One example of businesses getting insured is contractors that get general liability insurance. While general liability insurance is not required for contractors, it’s highly recommended that contractors carry it, as it provides coverage for business liabilities the contractor may encounter. These liabilities can range from damage to their client’s property to damage to the business’s vehicles and employees. Businesses have free rein to choose how much losses they want to insure, this is also known as a coverage limit. In the event of a loss, the insurance company will compensate the business up to the coverage limit. 

Without the proper general liability insurance in place, the business would need to pay for damages themselves. Some public contracting projects even require contractors to demonstrate proof of general liability insurance before they can bid on a job. 

Bonded vs. Insured

Although surety bonds and insurance both provide financial safeguards against risks, they differ in terms of who they are intended to protect. With a surety bond, a third party is promised payment if the policyholder fails to fulfill their contractual obligations. For instance, if a construction project is not completed according to the agreed terms, the surety bond will pay the client. However, the policyholder remains liable for any losses and the bond exists to safeguard the third party, not the policyholder.

On the other hand, insurance is designed to protect the policyholder from potential harm. When an individual or business purchases insurance, they pay a premium to the insurance company to receive coverage in the event of a negative occurrence, such as a car accident. In this case, insurance provides protection to the policyholder. The policyholder is not required to repay the insurance company in the event of payouts, though their premiums may increase after claims. 

Why does “bonded, licensed and insured” matter?

Getting licensed is often a legal requirement to operate a business within a state. This signals to customers that the business is legitimate and competent in its industries. It also shows a high level of expertise, especially since many licenses require businesses and individuals to pass exams. Licensed businesses also have to take on more accountability if something goes wrong. For consumers, licensed businesses pose lower risks than unlicensed businesses.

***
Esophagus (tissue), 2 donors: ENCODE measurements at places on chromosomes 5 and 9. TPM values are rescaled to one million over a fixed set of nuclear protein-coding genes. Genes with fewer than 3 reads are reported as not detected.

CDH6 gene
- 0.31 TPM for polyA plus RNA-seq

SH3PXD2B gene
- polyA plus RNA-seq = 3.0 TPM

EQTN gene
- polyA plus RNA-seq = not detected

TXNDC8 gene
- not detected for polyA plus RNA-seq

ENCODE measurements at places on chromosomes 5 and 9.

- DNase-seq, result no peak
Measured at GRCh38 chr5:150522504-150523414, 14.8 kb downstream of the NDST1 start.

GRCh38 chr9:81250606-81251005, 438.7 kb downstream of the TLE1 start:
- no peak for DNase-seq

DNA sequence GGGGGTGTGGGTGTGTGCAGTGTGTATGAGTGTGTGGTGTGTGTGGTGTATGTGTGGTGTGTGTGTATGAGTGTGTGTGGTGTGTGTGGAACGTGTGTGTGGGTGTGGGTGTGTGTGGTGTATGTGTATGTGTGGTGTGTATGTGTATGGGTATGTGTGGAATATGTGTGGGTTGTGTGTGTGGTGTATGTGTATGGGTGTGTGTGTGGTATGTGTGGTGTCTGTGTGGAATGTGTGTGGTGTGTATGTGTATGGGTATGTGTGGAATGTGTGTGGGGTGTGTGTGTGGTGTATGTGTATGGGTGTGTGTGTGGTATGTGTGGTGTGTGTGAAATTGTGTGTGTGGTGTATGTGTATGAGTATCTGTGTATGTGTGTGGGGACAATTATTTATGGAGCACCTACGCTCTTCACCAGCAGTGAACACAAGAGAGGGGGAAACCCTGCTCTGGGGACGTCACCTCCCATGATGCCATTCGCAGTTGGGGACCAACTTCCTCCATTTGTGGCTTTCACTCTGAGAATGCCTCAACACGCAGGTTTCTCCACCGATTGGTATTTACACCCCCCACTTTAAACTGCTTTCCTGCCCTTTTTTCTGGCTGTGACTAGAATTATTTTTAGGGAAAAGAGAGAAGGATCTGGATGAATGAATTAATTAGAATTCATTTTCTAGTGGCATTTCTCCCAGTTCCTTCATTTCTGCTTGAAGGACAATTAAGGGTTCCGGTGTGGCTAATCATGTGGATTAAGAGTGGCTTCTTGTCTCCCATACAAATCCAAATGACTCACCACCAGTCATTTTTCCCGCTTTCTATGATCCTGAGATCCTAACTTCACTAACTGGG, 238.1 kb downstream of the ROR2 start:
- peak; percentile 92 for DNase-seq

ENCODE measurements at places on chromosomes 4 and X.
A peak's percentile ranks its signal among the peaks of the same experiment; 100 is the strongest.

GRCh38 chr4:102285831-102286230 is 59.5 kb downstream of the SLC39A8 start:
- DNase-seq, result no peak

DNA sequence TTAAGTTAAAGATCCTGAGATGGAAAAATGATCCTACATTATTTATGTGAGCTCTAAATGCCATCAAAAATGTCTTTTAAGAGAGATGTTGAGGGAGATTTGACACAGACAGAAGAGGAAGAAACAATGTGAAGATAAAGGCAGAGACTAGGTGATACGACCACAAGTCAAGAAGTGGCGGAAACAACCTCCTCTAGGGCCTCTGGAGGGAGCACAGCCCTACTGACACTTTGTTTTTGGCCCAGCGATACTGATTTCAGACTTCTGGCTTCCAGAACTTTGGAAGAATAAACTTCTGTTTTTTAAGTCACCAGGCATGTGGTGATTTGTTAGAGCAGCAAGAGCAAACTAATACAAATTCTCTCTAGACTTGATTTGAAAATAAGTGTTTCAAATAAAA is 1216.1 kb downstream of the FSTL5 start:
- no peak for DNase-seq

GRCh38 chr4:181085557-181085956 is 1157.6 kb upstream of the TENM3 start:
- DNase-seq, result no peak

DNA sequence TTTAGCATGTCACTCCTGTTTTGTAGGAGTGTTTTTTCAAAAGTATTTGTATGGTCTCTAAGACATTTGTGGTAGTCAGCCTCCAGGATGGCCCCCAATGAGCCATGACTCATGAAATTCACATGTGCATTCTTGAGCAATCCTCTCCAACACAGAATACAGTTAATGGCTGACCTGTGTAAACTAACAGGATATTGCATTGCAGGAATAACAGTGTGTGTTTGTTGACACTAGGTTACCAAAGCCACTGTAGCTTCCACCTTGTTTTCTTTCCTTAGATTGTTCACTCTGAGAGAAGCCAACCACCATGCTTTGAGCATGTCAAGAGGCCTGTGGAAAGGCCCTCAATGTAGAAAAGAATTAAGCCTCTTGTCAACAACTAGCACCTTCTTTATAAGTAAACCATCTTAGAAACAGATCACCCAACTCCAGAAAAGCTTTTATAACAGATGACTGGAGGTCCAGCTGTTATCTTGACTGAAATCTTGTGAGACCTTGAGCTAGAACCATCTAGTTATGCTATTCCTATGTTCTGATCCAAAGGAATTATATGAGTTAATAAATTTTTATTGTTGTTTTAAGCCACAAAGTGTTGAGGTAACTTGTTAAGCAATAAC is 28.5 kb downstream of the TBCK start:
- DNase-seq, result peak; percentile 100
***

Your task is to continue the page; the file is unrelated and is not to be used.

Getting bonded is important because it is often a prerequisite to getting licensed in many states. Bonds also provide a level of protection for customers and are helpful in building trust for the business. Bonds signal to consumers financial protection from possible damages or defaults. In 2022, the Surety and Fidelity Association of America (SFAA) found in a study that bonded contractor projects are 2.5 to 10 times more likely to be completed than unbonded projects. The same study also found that customers were also five times more likely to believe that the business they have hired will complete the project if the business was bonded. 

Lastly, being insured is an important financial tool that protects a business for its liabilities and potential risks to the company. Insurance can repair or replace damaged property while also being able to cover potential costs. It offers a peace of mind to business owners that even if something really bad were to happen to their business, they would be covered.


For business owners, getting bonded, licensed and insured are cornerstones of running a business and a key tool to building trust with consumers. We recommend that all businesses look into getting bonded, licensed and insured. We are specialists in licensing and bonding here at SuretyNow, and we have friends who offer business insurance at great rates. Reach out if you have any questions related to getting bonded, licensed and insured. 

For consumers, checking that a business is bonded, licensed and insured is an important step towards deciding if that business is trustworthy and safe. We recommend that all consumers check via the appropriate channels that a business has all three of those things (if applicable) before giving out sensitive information such as credit card information or SSN.